"His arrival on set, the first day, was unforgettable," recounts Gosling. "The light was so low and there was this mist swirling around everywhere, so everyone was just silhouettes. We'd heard Harrison was on set that day, so we were all keeping our eyes open for him when suddenly, out of the mist, he just appeared, larger than life. You couldn't have staged it any better."

Likewise, you couldn't have staged Blade Runner 2049 any better than Villeneuve and his crew have, with their visualisation of Los Angeles, in 2049, a disquieting and dystopian one. To make it more realistic, they decided to film the sequel entirely on location, in Budapest, incorporating real street scenes and huge, hand-built sound stages rather than use special effects, blue-screen or CGI to paint their futuristic vision.

"They created this universe for us, so we never had to imagine anything: it was a real, functioning world, which we lived in and shot in, as you would if you were in a real place," explains Gosling. "I can't remember seeing a single green screen. Having that level of detail and dedication to craft was so inspiring. It made it a real pleasure to be involved.

"Actually, in some ways, the whole experience was a little too overwhelming," he says. "It was difficult to just walk on set, to work, and not be completely blown away by it all. One of the hardest parts of the job, for me, was just trying to stay calm and not 'fan' out, because it was a hugely impressive situation to be in. That attention to detail is not what I'm used to and I don't know if I'll ever experience anything like this again."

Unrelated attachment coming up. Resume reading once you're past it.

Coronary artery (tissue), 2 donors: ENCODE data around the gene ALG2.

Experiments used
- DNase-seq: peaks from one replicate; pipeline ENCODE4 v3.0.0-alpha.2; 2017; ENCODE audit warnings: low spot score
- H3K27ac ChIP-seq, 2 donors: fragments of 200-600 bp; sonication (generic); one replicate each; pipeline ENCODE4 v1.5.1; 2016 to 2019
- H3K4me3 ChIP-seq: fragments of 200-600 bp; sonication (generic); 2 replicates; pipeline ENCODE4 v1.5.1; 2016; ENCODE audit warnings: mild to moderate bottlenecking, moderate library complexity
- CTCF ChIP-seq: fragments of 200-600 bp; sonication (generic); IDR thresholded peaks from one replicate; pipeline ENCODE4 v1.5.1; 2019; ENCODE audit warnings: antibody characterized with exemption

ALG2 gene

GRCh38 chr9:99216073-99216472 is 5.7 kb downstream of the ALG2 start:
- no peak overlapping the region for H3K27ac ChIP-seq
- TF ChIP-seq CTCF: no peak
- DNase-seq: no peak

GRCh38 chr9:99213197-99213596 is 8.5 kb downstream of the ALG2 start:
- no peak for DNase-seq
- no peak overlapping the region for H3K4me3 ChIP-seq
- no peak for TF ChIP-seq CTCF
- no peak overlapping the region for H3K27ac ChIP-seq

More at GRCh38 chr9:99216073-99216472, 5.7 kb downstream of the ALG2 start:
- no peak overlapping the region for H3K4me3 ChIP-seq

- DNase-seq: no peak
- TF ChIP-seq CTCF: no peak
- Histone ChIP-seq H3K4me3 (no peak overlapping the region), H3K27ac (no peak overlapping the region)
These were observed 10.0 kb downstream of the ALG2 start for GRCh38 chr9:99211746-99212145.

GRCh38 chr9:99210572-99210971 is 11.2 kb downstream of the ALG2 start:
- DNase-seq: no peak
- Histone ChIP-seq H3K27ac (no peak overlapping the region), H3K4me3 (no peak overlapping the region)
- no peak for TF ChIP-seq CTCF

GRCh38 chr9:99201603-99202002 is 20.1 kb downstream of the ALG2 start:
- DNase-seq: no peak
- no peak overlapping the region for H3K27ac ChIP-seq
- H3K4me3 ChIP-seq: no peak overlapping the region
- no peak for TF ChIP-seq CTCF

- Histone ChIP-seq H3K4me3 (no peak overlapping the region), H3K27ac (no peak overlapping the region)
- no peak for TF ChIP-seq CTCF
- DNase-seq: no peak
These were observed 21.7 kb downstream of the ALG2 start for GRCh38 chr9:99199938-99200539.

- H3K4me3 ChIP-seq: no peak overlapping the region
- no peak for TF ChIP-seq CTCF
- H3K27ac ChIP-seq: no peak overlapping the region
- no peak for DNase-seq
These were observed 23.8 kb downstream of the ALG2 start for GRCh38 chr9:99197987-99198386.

It is a truly impressive visual and visceral experience. It's also a beguiling one, with Blade Runner 2049, like its predecessor, having its own set of intrigues and uncertainties, which leaves Gosling's character questioning who he is and what's real or replicant.

"He discovers a mystery, which not only makes him question what he thought he knew about his reality but also makes him question his own identity," he explains. "He also feels that Agent Decker [Harrison Ford] is possibly the only person who can answer those questions."

The result is another extraordinary, futuristic vision which not only pays homage to the original - without being a "replicant" of it - but could even eclipse it with its vision, scope and scale. It's also a film, like the original, that posits more questions than it answers.

"I think the original felt very relevant when it came out and it's maintained its relevance ever since. Its importance has just been highlighted by time," says Gosling. "Will this do the same? I don't know. But I think what's exciting about science fiction - and this film - is that it can project a realistic vision of the worst case scenario, in the hopes of avoiding it. I hope that's what happens; I hope that what it predicts doesn't come true. But who knows?"

Who: Ryan Gosling and Harrison Ford
What: Blade Runner 2049
When: In cinemas next Thursday


When filming the original Kingsman: The Secret Service film a technical error saw the set flooded with water, leaving cast and crew struggling to escape the deluge. The scene was included in the final cut, with director Matthew Vaughn saying: "Those actors weren't acting, they were absolutely terrified."